Hey there, time traveller!
This article was published 8/7/2014 (1081 days ago), so information in it may no longer be current.
The Brandon School Division’s annual compensation disclosure report, which lists all employees who made $50,000 or more, is now available to the public.
And as you can read in yesterday’s Sun, nearly all of the division’s 627 teachers made the list.
According to the report, of the 624 BSD teachers mentioned in the report, more than 32 per cent of them made between $50,000 and $70,000 in the year ending Dec. 21, 2013. Nearly 36 per cent made between $70,000 and $80,000, and more than 32 per cent of division teachers took home between $80,000 and $100,000.
In short, most of the teachers earn a strong wage for educating Brandon’s students. And as the graph below this column shows, the majority of our teachers make between $70,000 and $100,000.
Salaries for teachers — and other division staff such as principals, vice-principals, cleaning staff and other office personnel — make up approximately 85 per cent of the annual budget, leaving 15 per cent of a yearly budget to run division services and maintain buildings.
Brandon Teachers’ Association president Alison Johnston says that teachers’ salaries in Brandon are "in line with the rest of the province," and we really have no reason to doubt that fact.
But school divisions are at the mercy of arbitrators when it comes to teacher salaries. It comes down to either negotiation or binding arbitration for teachers, who don’t have the right to strike in this province.
As a result, salary costs continue to inflate, as arbitrators look around the province for comparable increases. And that’s the case in school divisions across the province, not just in Brandon.
School staff continue to be very well compensated in areas other than their paycheques, including pensions and vacations.
So when Johnston says that salaries and benefits need to be competitive in order to "attract the most competent people for positions," we are forced to take that explanation with a grain of salt.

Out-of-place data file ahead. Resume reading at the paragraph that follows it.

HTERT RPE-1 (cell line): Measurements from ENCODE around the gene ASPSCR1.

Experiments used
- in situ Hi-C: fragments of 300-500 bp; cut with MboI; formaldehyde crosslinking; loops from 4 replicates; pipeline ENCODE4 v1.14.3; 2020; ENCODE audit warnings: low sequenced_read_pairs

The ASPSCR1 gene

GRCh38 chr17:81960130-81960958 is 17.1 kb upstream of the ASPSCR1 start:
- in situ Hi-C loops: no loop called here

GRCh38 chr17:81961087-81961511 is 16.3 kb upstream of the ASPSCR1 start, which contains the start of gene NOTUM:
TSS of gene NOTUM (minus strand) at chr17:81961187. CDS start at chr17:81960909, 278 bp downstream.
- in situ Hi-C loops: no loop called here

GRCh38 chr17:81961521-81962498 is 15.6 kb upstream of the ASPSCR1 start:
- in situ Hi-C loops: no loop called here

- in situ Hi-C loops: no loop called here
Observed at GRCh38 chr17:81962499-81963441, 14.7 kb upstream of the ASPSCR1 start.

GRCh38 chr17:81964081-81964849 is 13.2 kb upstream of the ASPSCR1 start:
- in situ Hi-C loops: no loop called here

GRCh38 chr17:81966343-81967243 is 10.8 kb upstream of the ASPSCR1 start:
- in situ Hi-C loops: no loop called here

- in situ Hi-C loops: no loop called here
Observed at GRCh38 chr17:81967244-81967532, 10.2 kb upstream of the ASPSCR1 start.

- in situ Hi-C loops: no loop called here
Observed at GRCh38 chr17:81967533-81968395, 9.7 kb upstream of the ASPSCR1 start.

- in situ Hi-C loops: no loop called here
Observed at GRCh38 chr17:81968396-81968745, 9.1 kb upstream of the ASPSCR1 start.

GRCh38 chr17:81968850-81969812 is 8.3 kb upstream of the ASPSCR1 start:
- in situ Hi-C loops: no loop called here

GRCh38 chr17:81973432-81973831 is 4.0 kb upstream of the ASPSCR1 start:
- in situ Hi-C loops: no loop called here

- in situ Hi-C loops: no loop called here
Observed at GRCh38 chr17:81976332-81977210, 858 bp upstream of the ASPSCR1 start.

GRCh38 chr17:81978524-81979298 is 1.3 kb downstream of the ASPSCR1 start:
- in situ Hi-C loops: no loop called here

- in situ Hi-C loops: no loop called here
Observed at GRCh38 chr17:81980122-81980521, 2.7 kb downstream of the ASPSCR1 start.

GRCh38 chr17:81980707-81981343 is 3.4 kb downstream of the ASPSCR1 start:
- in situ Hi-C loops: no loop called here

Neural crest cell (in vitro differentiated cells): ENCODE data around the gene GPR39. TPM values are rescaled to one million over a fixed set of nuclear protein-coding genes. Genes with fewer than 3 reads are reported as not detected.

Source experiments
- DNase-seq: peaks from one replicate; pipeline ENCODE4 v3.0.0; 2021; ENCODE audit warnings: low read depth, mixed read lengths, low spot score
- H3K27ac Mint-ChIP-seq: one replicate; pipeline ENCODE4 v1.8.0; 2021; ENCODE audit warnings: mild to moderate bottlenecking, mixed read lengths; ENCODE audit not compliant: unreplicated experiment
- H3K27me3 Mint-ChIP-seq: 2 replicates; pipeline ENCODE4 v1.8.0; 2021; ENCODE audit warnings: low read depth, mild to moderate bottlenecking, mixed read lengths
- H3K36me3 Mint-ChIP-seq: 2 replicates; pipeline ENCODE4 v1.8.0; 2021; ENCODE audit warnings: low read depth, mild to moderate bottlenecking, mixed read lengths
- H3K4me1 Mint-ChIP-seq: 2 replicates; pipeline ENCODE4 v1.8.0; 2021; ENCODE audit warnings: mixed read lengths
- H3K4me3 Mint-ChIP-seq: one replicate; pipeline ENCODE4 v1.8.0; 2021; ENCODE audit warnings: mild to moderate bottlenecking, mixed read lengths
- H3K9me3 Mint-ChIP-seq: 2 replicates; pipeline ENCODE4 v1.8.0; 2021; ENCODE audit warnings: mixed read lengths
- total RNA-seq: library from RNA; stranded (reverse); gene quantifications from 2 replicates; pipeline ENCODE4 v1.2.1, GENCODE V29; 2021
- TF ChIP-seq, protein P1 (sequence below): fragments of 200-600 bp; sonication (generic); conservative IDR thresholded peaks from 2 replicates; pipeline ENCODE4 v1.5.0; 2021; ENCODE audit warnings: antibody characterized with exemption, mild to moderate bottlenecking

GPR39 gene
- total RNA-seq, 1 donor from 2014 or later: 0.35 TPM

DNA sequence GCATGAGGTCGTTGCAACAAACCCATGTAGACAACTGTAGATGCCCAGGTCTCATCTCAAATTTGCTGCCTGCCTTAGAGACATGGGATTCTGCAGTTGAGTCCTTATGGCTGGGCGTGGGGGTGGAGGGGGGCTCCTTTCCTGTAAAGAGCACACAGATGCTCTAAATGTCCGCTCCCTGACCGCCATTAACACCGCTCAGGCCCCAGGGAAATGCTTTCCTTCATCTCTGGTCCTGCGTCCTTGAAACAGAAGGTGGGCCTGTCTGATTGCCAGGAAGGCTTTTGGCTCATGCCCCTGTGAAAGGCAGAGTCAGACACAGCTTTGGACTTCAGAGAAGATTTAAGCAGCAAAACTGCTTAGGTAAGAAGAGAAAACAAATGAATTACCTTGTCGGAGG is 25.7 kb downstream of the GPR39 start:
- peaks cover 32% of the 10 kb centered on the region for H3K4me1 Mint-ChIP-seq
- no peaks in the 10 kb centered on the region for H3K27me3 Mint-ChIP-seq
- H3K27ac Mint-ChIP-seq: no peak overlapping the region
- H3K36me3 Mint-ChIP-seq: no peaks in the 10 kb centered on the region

The association’s four-year collective agreement expired on June 30 and negotiations for a new contract are slated to begin later this fall. If comments made by Brandon School Division board chair Mark Sefton earlier this year are correct, there is a possibility the teachers union will push for a similar level of salary increases that police and firefighters have been getting in the past months.
The Sun has repeatedly reported on the growing salaries that have been won by police and firefighter unions, and other public sector employees, increases have far exceeded the rate of inflation for several years.
This is not to say that those who work in the public sector don’t deserve a good wage. But these increases cannot be sustained forever, and the possibility that the teachers union is chasing similar increases is worrisome.
As an aside, we also note that the school division does not post these salary numbers online, even though they are supposed to be publicly available. Of course, they can be accessed upon a request made to the school division, but in this digital age, that is simply not good enough.
Until only a few short years ago, the City of Brandon had a similar policy regarding its public sector compensation report, until sustained pressure from the Sun prompted the reports be made fully public online.
We suggest the Brandon School Division follow the city’s lead.